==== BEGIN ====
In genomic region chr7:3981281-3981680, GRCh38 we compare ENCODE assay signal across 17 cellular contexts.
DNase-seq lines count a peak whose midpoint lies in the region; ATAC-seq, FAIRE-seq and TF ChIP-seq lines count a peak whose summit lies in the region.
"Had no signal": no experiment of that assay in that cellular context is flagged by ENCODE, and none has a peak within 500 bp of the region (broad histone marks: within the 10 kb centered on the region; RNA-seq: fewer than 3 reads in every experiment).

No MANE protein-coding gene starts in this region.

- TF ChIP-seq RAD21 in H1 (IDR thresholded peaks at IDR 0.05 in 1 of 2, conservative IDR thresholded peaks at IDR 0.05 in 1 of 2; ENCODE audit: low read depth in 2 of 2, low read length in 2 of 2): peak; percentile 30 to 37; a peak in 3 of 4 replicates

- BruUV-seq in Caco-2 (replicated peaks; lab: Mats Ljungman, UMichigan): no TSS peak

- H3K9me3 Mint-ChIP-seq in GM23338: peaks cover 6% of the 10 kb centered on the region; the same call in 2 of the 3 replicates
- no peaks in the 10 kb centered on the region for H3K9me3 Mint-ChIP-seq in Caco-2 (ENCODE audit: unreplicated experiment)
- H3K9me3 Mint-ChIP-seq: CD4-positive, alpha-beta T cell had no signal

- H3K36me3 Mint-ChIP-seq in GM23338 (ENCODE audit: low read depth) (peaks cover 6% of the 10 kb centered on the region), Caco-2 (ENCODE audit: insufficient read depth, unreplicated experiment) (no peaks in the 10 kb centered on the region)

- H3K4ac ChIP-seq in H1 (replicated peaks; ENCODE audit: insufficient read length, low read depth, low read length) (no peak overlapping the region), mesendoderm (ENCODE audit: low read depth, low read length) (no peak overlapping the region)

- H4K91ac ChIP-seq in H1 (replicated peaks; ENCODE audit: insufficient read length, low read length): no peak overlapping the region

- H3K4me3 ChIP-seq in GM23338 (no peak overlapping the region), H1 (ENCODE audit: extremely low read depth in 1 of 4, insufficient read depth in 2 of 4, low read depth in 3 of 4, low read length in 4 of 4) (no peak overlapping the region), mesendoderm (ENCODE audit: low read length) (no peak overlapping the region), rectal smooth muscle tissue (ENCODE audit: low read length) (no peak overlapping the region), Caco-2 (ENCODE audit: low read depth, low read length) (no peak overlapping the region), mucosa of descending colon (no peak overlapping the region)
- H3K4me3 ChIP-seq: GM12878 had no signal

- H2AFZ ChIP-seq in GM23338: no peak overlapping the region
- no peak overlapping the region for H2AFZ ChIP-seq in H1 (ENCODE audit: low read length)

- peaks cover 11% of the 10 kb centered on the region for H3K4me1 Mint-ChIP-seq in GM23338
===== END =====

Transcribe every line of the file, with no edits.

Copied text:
In genomic region chr7:3981281-3981680, GRCh38 we compare ENCODE assay signal across 17 cellular contexts.
DNase-seq lines count a peak whose midpoint lies in the region; ATAC-seq, FAIRE-seq and TF ChIP-seq lines count a peak whose summit lies in the region.
"Had no signal": no experiment of that assay in that cellular context is flagged by ENCODE, and none has a peak within 500 bp of the region (broad histone marks: within the 10 kb centered on the region; RNA-seq: fewer than 3 reads in every experiment).

No MANE protein-coding gene starts in this region.

- TF ChIP-seq RAD21 in H1 (IDR thresholded peaks at IDR 0.05 in 1 of 2, conservative IDR thresholded peaks at IDR 0.05 in 1 of 2; ENCODE audit: low read depth in 2 of 2, low read length in 2 of 2): peak; percentile 30 to 37; a peak in 3 of 4 replicates

- BruUV-seq in Caco-2 (replicated peaks; lab: Mats Ljungman, UMichigan): no TSS peak

- H3K9me3 Mint-ChIP-seq in GM23338: peaks cover 6% of the 10 kb centered on the region; the same call in 2 of the 3 replicates
- no peaks in the 10 kb centered on the region for H3K9me3 Mint-ChIP-seq in Caco-2 (ENCODE audit: unreplicated experiment)
- H3K9me3 Mint-ChIP-seq: CD4-positive, alpha-beta T cell had no signal

- H3K36me3 Mint-ChIP-seq in GM23338 (ENCODE audit: low read depth) (peaks cover 6% of the 10 kb centered on the region), Caco-2 (ENCODE audit: insufficient read depth, unreplicated experiment) (no peaks in the 10 kb centered on the region)

- H3K4ac ChIP-seq in H1 (replicated peaks; ENCODE audit: insufficient read length, low read depth, low read length) (no peak overlapping the region), mesendoderm (ENCODE audit: low read depth, low read length) (no peak overlapping the region)

- H4K91ac ChIP-seq in H1 (replicated peaks; ENCODE audit: insufficient read length, low read length): no peak overlapping the region

- H3K4me3 ChIP-seq in GM23338 (no peak overlapping the region), H1 (ENCODE audit: extremely low read depth in 1 of 4, insufficient read depth in 2 of 4, low read depth in 3 of 4, low read length in 4 of 4) (no peak overlapping the region), mesendoderm (ENCODE audit: low read length) (no peak overlapping the region), rectal smooth muscle tissue (ENCODE audit: low read length) (no peak overlapping the region), Caco-2 (ENCODE audit: low read depth, low read length) (no peak overlapping the region), mucosa of descending colon (no peak overlapping the region)
- H3K4me3 ChIP-seq: GM12878 had no signal

- H2AFZ ChIP-seq in GM23338: no peak overlapping the region
- no peak overlapping the region for H2AFZ ChIP-seq in H1 (ENCODE audit: low read length)

- peaks cover 11% of the 10 kb centered on the region for H3K4me1 Mint-ChIP-seq in GM23338